Stenny writes: "I'm afraid I don't see whats wrong with it. This is art and must be understood that way. The point of the movie is not perversion but self discovery. In the mind of the character played by Nichol the child is not a ten year old but rather is her long lost husband. If she is trying to rekindle what she has lost then I see no problem with it. I am sure the child will from his experience with her have a revelation and realize who he really is. This sounds like a good love story to me."
Ryan writes: "Lets also have a movie about a couple of 12-year olds who , in their minds, are adults (not a terribly uncommon attitude), and have them hump away on screen for 2 hours and call THAT art."
Siergen writes: "I recall a movie in the early 1980's where a teenage boy appeared in a bathtub with topless adult woman. No kissing in the tub as I remember, but they later had a sex scene in bed. I think it was called 'Private Lessons.' Didn't cause much controversy at the time, but maybe the actors weren't famous enough, or maybe child abuse was still something people didn't talk about..."
John writes: "Attitudes have changed markedly on underage sex since the early 80s. Recally _Pretty Baby_, where a mother in a brothel, Susan Sarandon, introduces her 12-yr old daughter, Brooke Shields, into prostitution. This was a mainstream movie, which could not possibly be filmed today."
'Private Lessons' was about a 15-year-old; 'Pretty Baby' was controversial at the time.
Lvnv writes: Memo to Boston Archdiocese: Have you tried the "but the alter boy was my reincarnated lover" defense? Better yet, any future pedophilia must happen in public view. That way: it's not buggery. It's performance art! Listen to me and you'd have saved a couple mill.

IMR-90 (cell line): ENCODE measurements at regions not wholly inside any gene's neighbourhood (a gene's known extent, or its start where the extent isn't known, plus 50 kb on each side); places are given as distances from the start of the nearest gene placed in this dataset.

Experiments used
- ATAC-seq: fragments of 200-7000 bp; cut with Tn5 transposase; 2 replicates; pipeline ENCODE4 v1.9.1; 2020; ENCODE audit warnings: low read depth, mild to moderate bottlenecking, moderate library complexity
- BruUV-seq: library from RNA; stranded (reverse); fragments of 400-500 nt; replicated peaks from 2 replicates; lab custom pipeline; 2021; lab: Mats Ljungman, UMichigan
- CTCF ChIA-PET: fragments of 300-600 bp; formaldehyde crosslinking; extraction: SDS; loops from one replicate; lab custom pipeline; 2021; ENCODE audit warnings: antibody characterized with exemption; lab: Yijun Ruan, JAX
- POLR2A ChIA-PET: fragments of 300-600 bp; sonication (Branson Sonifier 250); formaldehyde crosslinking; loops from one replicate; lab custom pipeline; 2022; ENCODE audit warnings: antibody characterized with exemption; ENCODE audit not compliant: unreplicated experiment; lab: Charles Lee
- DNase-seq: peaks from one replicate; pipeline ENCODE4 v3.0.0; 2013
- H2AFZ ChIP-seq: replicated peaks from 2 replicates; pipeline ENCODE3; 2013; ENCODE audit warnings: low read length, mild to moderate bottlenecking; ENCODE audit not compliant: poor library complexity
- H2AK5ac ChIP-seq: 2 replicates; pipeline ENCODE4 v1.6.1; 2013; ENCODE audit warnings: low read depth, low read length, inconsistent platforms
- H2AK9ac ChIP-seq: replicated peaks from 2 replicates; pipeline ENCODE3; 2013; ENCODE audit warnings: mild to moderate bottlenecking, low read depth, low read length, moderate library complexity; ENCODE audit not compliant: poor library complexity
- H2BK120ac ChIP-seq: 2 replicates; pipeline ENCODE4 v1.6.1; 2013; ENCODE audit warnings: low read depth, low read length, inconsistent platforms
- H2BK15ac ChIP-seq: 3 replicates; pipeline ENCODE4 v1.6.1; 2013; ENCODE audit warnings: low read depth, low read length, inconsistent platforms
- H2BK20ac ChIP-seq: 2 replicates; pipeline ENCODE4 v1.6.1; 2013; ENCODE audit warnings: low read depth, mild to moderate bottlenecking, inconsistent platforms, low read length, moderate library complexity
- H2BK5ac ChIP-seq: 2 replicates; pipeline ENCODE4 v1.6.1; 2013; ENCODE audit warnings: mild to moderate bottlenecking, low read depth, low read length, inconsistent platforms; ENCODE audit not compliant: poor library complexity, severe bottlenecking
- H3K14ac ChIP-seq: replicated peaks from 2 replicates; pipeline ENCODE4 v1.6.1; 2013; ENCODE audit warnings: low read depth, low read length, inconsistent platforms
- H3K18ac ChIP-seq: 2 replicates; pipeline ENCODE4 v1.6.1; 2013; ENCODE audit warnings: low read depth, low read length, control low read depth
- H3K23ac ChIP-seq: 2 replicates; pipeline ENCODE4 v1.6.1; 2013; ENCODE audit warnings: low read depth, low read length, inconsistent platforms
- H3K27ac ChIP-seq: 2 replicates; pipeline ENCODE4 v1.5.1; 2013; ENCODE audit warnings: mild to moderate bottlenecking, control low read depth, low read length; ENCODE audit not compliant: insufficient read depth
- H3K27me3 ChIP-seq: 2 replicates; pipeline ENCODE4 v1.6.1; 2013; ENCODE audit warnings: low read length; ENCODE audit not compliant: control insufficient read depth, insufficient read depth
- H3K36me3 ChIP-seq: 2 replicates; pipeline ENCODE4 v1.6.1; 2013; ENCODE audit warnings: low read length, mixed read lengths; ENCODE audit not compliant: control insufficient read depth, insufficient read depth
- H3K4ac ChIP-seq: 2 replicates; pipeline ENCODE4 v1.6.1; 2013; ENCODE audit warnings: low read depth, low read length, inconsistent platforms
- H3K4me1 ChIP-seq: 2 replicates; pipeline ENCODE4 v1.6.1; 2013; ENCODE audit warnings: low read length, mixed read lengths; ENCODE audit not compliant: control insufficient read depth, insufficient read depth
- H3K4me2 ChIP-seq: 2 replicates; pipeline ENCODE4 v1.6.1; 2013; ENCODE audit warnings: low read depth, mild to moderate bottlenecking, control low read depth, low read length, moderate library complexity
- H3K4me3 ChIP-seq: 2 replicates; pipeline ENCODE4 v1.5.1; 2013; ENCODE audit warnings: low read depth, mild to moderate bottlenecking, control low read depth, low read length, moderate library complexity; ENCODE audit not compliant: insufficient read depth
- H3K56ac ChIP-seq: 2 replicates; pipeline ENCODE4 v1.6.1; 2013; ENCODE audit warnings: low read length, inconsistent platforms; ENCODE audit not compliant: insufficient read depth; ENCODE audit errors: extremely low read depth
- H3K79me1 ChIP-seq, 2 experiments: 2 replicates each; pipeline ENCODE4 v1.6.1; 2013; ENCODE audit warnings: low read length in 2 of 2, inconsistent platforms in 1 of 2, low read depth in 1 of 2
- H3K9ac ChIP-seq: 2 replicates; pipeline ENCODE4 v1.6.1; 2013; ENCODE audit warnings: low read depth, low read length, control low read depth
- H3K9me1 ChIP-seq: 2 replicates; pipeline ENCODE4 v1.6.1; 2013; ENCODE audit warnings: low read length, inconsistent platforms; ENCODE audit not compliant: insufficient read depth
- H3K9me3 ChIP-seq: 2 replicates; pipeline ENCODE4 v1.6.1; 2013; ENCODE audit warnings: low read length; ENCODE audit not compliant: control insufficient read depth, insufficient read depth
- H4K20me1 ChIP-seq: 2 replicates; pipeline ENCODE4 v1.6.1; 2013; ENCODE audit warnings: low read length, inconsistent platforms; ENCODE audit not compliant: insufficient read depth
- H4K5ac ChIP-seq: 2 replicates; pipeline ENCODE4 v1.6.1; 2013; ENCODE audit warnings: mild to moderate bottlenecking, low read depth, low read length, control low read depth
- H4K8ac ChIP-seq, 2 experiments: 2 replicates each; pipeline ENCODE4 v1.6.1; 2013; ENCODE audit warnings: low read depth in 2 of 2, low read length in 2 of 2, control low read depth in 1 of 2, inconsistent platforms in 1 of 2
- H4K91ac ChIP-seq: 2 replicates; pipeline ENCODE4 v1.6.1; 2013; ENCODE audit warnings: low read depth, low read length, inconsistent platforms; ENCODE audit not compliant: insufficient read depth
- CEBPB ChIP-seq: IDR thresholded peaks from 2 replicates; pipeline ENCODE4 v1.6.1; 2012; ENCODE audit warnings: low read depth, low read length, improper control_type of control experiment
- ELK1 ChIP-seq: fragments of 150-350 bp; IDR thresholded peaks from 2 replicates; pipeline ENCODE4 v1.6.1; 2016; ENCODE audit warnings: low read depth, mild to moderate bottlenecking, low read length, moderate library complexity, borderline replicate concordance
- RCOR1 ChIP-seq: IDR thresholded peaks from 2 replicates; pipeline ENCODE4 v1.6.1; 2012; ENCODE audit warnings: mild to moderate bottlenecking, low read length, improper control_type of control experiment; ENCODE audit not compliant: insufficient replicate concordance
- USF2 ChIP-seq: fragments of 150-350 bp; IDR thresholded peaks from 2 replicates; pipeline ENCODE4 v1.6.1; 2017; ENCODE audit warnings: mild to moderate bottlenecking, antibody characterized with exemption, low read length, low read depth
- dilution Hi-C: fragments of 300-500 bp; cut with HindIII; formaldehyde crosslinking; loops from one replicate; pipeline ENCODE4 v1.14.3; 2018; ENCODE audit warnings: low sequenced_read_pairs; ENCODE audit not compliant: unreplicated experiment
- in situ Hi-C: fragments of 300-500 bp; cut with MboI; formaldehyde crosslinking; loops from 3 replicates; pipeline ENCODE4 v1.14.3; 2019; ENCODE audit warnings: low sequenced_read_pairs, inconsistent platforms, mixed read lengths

Dave writes: Have any of those foaming at the mouth seen the scene in question? If not, why are they assuming this is somehow pornographic? Diane Keaton went much further in a Bertolucci film, in which she played an opera diva with a druggie adolescent son. In one scene she gives him masturbatory relief (c lothed, but unflinching) and the entire relationship descends into frank incest. It was shocking (the son was played I think, by then teen Matt Dillon) but it was not arousing, nor was it meant to be.
Morgan writes: I'm reminded of Interview With The Vampire and a 12 year old Kirsten Dunst kissing 30some Brad Pitt.
Fester writes: If Mohammad can marry a 6-year-old, Nicole can bathe with a boy of 10.
Questions For Gary Rosenblatt
Editor of The Jewish Week.
Steven I. Weiss writes:
Rabbi Kelama writes: "Ask him if he can tell the difference between a black woman, a jewess, and a WASP based on the sense of smell alone because, well, I gots to know."
Stephen M. Tolany writes:
1 Who Knows posts: Does anyone know what's up with Matis Weinberg? He appears to have gotten away with everything.
Brother Bob writes:
We speak by phone Tuesday night, June 15, for two hours. It's 8:40 p.m. my time, 11:40 p.m. in New York.
"I was born in Cleveland, Ohio, February 26, 1981. My parents are Modern Orthodox. My father (Allan) was in finance and my mother (Iris) in education (Jewish and secular). They've retired to Florida. I have an older sister Jenny, married (to Reuven), and a younger sister Sharon. I grew up in Atlanta.
"My father thought I'd become an engineer. I can tell you one thing my parents weren't expecting from me -- that I'd be a college dropout.
"That I'd become a writer is somewhat predictable given how much reading and writing I've been doing. As long as I've been literate, people have been telling me that I should be writing more.